Moderation In Moderation
  • persuadeopersuadeo Red Chipper Posts: 4,312 ✭✭✭✭✭
    edited February 5
    It's just such a misunderstanding of poker to think you can put in dead money on every early street and then say, "oh well you're serious? now i fold my neutral pot share and return to my winning strategy of flatting large bets then giving up until i hit."

    Obviously I'm being a little facetious - but not really. If you think you can save the mayonnaise on the turn you shouldn't be giving anyone advice. Jamming? Probably a little better than calling off, given IP should check this card sometimes so you shouldn't always have to take an action. The jam by IP is suspect and should incline him to polarization, meaning the equity of J9 here is likely higher than you think it is.

    Anyway, what really matters is that this hand revolves around fundamental understanding of prices, right at the beginning... but instead we're hearing about TAGs and moves and worst case scenarios. If you understand why that call preflop was so bad that you should probably call off now, you're ready to go somewhere in poker. If not, well, keep trying.
  • Ataxia13Ataxia13 Red Chipper Posts: 13 ✭✭
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    Jordan, These are the ranges that I put him on.

    persuadeo & Red- I realize that I screwed up this hand and that is why I am here.
    I can only assume by your comments that you feel I should fold a $15 bet in a $1-3 game with Jd9d and position on everyone. Noted.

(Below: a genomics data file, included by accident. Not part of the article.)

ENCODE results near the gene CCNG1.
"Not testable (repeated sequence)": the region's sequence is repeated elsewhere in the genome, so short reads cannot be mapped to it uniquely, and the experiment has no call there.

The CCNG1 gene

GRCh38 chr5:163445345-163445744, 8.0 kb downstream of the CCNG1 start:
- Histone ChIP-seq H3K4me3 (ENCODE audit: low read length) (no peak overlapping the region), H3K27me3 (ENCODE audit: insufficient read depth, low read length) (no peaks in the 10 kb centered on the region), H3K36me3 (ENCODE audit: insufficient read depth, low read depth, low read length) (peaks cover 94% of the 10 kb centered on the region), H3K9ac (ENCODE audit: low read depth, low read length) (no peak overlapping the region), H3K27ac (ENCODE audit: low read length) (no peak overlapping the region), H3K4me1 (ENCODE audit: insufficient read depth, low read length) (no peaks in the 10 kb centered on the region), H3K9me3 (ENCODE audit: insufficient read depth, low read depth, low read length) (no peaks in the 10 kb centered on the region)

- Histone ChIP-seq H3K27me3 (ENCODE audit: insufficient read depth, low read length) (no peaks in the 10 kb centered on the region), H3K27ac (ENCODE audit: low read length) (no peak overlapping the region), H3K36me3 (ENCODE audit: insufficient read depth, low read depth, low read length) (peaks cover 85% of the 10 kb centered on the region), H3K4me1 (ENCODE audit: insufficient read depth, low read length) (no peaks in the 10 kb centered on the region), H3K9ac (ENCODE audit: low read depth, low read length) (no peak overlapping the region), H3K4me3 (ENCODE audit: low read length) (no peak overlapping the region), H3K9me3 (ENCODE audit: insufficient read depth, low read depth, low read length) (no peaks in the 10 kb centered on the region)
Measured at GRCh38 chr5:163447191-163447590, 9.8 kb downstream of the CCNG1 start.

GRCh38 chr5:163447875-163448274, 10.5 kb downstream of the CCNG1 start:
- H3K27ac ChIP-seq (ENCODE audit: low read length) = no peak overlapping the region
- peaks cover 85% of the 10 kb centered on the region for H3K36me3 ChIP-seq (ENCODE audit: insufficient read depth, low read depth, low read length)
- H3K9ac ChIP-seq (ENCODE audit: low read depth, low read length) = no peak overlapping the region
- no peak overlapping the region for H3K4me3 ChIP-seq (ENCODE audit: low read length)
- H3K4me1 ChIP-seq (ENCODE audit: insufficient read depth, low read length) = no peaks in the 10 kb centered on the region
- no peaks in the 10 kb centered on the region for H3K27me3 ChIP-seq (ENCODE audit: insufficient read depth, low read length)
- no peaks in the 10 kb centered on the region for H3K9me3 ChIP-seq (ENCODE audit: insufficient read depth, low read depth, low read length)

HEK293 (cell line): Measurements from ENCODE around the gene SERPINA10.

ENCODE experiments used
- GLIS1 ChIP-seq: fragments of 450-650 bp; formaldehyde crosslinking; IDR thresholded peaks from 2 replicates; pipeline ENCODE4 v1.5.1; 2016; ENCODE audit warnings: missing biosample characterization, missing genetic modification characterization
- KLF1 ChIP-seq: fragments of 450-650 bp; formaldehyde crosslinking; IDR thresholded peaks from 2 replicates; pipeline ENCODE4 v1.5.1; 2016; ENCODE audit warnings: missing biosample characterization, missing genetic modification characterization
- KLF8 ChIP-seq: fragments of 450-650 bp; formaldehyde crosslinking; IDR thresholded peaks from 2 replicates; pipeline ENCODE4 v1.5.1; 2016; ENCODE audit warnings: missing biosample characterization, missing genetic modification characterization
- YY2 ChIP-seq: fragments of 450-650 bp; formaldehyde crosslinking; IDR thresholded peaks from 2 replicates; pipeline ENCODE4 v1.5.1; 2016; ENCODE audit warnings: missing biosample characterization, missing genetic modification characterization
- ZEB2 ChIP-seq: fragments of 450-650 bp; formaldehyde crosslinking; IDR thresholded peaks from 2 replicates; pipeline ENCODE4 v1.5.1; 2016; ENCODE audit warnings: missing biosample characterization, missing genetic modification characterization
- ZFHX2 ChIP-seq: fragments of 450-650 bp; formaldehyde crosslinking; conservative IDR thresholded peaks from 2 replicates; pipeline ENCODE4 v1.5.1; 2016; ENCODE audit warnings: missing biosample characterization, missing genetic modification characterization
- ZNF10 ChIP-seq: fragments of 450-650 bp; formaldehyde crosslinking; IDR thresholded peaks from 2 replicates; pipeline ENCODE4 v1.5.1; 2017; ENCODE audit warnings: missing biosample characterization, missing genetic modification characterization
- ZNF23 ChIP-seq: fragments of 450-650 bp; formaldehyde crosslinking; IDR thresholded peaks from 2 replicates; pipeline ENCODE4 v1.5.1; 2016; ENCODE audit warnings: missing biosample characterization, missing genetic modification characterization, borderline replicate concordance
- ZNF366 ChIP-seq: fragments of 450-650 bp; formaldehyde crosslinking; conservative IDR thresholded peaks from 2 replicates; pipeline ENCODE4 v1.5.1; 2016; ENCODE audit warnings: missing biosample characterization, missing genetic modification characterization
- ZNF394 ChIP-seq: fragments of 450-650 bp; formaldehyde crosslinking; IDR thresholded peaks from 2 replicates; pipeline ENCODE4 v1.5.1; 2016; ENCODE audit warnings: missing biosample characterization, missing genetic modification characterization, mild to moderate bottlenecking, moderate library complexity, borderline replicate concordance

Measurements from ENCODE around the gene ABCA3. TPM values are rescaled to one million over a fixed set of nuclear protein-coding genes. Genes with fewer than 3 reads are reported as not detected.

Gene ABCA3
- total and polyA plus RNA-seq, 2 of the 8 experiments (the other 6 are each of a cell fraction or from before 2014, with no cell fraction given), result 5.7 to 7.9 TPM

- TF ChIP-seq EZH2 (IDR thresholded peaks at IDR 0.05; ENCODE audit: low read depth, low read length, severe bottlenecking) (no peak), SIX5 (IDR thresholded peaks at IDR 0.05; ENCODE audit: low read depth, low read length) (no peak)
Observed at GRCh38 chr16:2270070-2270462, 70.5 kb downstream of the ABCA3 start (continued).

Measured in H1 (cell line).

• persuadeopersuadeo Red Chipper Posts: 4,312 ✭✭✭✭✭
    Yeah, I don't comment much anymore but these really pivotal hands on a player's win rate catch my attention. All poker profit comes from reciprocity, aka the margin of error between players, mitigated by rake (which is relevant here since you create a postflop spot). When you call a 5x open raise - 5x! - with action behind your range has to shrink significantly, because you have created the incentive to 3b squeeze behind you. The capture of potentially dead money - starting with the blinds - is the origin of the action, and now you are pouring fire on the flame.

    It's not a question of how I feel, it's the fundamental math of the game. When you turn up with a wider range than the opener has without absolute position or at minimum being last to act, you are saying in effect, "I can make this hand work no matter what equity or EV expectation dictates because the difference between me and my opponents is massive." You are saying you can overcome the incentive to squeeze, the lower spr the open creates, and the positional disadvantage, and probably other things I am forgetting.